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High Level GMAT Reading Comprehension Practice

April 18, 2014 by

GMAT reading comprehensionWe’ve recently discussed GMAT Reading Comprehension question types and patterns in detail, so it’s time to try your hand at identifying question types and answering some difficult practice questions.

GMAT Reading Comprehension Practice: The Passage

“Strange Bedfellows!” lamented the title of a recent letter to Museum News, in which a certain Harriet Sherman excoriated the National Gallery of Art in Washington for its handling of tickets to the much-ballyhooed “Van Gogh’s van Goghs” exhibit. A huge proportion of the 200,000 free tickets were snatched up by homeless opportunists in the dead of winter, who then scalped those tickets at $85 apiece to less hardy connoiseurs.

Yet, Sherman’s bedfellows are far from strange. Art, despite its religious and magical origins, very soon became a commercial venture. From bourgeois patrons funding art they barely understood in order to share their protegee’s prestige, to museum curators stage-managing the cult of artists in order … Read full post

How to Beat GMAT Reading Comprehension – Part II

April 14, 2014 by

As I mentioned in my previous exploration of GMAT Reading Comprehension, most of the questions focus on the author’s purpose, so if you can at least identify her main idea as you slog through the passage, the author will guide you to the right answer in three out of four of those main question types:

  • The correct answer to a Global question is essentially a statement of the author’s purpose
  • The right answer choice to Inference questions, even though these can seem completely speculative, will never contradict the author’s purpose, and is often directly informed by that purpose.
  • Logic questions look for an answer that addresses why our author has included a detail or a paragraph in her passage; the why is that that detail or paragraph always serves her purpose.

Common GMAT Reading Comprehension Trap Answers

Now comes the fun part: beating the test designers at their … Read full post

How to Beat GMAT Reading Comprehension

April 11, 2014 by

There are some fortunate beings among us who seem to thrive on GMAT Reading Comprehension problems. The rest of look on with veiled mirthless smiles at these blessed souls, all the while muttering under our collective breaths, “what, are ya nuts!” If you’re like most of us mere mortals, Reading Comp is a complete pain: long, nearly incomprehensible passages on subjects about which we know little or nothing, and care even less, followed by inscrutable questions that seem to have been devised by the Sphinx herself.  What’s to be done to tackle this part of the Verbal section?

How To Beat GMAT Reading Comprehension

Well, if you’ve looked into any part of the GMAT with the least little bit of attention, you will have noticed that this beastly test is filled with recurring patterns, and, though widely varying Reading Comp passages hardly seem likely to harbor repeated patterns, the questions Read full post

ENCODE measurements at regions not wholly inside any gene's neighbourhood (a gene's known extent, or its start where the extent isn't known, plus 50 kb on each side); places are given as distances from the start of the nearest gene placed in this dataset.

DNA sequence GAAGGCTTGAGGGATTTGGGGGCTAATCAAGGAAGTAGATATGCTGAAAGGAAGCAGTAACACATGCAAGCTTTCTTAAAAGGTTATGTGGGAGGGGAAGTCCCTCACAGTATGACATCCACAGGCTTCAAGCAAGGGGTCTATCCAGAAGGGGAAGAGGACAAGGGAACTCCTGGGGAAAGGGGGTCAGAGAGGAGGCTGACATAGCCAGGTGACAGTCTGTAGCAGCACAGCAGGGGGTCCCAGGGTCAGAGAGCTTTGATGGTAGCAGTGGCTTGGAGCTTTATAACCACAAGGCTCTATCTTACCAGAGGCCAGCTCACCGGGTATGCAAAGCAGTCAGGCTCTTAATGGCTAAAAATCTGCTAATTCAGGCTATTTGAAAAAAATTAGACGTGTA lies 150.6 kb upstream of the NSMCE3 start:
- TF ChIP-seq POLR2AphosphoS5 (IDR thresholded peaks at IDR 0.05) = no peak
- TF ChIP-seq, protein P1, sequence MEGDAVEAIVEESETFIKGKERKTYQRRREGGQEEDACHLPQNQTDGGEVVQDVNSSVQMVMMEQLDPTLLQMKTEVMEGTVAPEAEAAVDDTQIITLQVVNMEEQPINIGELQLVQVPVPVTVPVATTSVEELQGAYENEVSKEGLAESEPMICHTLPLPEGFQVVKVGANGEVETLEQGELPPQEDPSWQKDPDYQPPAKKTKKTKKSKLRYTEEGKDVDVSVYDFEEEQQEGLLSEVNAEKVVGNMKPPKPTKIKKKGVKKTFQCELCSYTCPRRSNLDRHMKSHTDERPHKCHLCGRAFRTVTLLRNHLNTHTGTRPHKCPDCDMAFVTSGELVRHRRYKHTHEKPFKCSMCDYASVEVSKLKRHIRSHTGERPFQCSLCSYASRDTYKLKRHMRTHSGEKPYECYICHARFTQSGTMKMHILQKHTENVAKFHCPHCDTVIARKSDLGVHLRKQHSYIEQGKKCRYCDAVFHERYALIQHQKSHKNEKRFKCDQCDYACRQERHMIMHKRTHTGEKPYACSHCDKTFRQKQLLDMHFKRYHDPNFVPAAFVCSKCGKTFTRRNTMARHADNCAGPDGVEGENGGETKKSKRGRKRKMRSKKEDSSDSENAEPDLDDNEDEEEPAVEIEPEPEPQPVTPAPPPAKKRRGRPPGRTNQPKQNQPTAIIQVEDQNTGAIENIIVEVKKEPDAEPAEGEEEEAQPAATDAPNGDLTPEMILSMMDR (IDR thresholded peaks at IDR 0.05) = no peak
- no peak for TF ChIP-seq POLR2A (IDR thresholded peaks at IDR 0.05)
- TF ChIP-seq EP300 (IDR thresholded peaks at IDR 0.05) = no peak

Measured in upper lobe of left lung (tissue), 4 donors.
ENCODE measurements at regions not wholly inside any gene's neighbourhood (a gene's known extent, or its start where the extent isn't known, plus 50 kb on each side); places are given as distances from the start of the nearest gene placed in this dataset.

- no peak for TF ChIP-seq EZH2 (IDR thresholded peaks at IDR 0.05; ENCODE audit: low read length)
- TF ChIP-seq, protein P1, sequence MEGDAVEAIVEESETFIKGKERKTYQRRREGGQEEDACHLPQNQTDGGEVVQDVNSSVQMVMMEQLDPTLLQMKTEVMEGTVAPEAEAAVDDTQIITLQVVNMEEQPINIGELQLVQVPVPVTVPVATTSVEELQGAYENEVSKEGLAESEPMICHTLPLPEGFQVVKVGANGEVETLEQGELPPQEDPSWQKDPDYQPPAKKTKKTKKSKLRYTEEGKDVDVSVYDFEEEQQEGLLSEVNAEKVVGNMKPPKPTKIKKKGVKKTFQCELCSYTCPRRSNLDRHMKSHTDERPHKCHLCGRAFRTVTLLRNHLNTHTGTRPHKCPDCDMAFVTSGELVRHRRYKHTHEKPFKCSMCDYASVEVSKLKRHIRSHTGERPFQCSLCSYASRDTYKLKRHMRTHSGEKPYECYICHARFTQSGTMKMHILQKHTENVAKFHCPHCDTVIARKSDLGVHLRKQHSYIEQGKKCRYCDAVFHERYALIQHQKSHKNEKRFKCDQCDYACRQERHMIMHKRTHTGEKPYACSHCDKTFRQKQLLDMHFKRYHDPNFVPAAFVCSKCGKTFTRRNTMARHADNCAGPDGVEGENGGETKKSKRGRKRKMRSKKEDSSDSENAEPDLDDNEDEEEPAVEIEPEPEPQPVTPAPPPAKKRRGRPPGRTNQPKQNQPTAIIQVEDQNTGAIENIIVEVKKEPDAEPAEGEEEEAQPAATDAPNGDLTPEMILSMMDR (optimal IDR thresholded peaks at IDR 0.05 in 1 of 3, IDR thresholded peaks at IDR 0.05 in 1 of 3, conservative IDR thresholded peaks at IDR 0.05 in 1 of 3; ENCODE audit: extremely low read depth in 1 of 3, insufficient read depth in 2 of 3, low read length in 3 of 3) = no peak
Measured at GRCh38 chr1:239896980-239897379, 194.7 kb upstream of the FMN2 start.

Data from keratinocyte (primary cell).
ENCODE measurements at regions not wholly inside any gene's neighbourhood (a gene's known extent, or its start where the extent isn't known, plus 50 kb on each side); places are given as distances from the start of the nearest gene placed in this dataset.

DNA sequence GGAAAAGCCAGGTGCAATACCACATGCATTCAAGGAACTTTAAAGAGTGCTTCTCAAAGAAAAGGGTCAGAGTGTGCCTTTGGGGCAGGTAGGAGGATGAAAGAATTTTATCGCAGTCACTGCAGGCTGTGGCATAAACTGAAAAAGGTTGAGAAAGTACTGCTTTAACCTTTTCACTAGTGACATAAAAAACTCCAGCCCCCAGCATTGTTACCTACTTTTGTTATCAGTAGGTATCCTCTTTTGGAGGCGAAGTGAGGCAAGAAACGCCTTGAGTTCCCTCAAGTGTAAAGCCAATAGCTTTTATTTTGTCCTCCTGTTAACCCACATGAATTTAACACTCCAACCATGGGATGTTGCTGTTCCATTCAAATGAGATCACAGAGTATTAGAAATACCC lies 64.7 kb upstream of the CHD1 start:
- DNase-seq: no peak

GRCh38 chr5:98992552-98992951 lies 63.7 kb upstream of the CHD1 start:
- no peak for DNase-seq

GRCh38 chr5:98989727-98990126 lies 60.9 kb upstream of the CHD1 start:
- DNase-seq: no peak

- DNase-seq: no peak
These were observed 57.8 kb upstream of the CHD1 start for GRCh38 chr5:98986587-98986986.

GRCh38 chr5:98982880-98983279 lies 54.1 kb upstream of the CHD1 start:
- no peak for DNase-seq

GMAT Sentence Correction Practice

March 21, 2014 by

GMAT sentence correction practiceYesterday, we posted a slightly disturbing GMAT Sentence Correction practice question on Facebook. It was mostly disturbing due to the content (creeeepy!), but there was also a lot going on in this particular sentence and the answer choices. Check it out.

GMAT sentence correction

As is often the case in GMAT Sentence Correction, this question tests several issues, which you can identify by verbally scanning the answer choices:

  1. “If Professor…is right” versus “Should Professor…(be) right”
  2. Verb tense: “is” versus “had been”
  3. “connection of X and Y” versus “connection between X and Y”

Let’s address these issues one at a time.

  • “If Professor…is right” versus “Should Professor…(be) right”

The GMAT prefers “If Professor…is right” to “Should Professor…(be) right”. The former is simpler and uses the simple present tense to match the later verb “is (not merely coincidental)”. These two verbs must match tense since they describe events that happen simultaneously. Thus you can eliminate Read full post

GMAT Reading Comprehension Practice Series: Passage Analysis Answers

November 20, 2013 by

GMAT reading comprehension topic scope purpose mapping analysisGMAT Reading Comprehension is an important question type to master. If you haven’t yet tackled this week’s passage, take a look at it now and take a few minutes to answer the associated questions that we posted. They are the questions you should work through each time you break down a reading comp passage.

Now, let’s talk analysis.

  • The TOPIC of this passage, or the broad main idea, is Knowles’s theory of and assumptions about andragogy. GMAT passages don’t contain a lot of filler, so you usually see the gist of the topic emerge in the first paragraph, if not in the first sentence.
  • The SCOPE of the passage is a more detailed focus within the topic. In this passage, the scope is the characteristics of adult learners. The bulk of the passage lists and describes the characteristics of adult learners that inform the theory of andragogy.